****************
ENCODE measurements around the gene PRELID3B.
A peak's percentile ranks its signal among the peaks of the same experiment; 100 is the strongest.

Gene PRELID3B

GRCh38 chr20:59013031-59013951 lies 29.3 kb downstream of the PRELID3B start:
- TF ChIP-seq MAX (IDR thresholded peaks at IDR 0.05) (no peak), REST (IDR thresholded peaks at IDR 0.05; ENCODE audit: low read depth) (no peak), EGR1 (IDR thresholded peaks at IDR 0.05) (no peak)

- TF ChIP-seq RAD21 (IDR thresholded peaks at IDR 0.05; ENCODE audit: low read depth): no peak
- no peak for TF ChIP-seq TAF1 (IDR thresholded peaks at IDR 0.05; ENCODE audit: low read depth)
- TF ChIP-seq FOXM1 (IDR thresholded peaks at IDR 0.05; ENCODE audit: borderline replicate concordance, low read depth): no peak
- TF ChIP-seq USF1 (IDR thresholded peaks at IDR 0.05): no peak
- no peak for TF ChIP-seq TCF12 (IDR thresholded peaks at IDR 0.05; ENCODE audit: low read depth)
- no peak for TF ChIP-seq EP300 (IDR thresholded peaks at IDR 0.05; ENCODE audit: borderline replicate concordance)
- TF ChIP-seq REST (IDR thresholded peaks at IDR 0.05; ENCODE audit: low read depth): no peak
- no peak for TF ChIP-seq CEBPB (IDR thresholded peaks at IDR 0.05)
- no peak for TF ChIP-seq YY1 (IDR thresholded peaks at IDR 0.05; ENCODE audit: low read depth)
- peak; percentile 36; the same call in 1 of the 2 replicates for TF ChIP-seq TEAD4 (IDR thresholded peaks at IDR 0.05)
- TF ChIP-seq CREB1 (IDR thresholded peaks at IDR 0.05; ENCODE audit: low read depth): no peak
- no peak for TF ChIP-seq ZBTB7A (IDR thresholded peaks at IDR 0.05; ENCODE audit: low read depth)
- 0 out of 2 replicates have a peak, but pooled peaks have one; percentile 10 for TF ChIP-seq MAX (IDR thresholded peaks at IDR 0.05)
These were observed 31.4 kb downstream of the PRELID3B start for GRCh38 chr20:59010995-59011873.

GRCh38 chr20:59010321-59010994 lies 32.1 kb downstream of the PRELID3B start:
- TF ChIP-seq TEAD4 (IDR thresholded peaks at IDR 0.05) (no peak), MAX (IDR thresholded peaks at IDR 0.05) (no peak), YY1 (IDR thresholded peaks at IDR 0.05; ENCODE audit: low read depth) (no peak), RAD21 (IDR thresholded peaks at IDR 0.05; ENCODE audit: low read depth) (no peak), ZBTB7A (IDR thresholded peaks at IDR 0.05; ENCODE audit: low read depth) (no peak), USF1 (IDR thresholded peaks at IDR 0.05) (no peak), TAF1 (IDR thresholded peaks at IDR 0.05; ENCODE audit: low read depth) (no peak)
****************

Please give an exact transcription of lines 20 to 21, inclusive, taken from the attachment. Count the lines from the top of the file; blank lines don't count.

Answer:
GRCh38 chr20:59010321-59010994 lies 32.1 kb downstream of the PRELID3B start:
- TF ChIP-seq TEAD4 (IDR thresholded peaks at IDR 0.05) (no peak), MAX (IDR thresholded peaks at IDR 0.05) (no peak), YY1 (IDR thresholded peaks at IDR 0.05; ENCODE audit: low read depth) (no peak), RAD21 (IDR thresholded peaks at IDR 0.05; ENCODE audit: low read depth) (no peak), ZBTB7A (IDR thresholded peaks at IDR 0.05; ENCODE audit: low read depth) (no peak), USF1 (IDR thresholded peaks at IDR 0.05) (no peak), TAF1 (IDR thresholded peaks at IDR 0.05; ENCODE audit: low read depth) (no peak)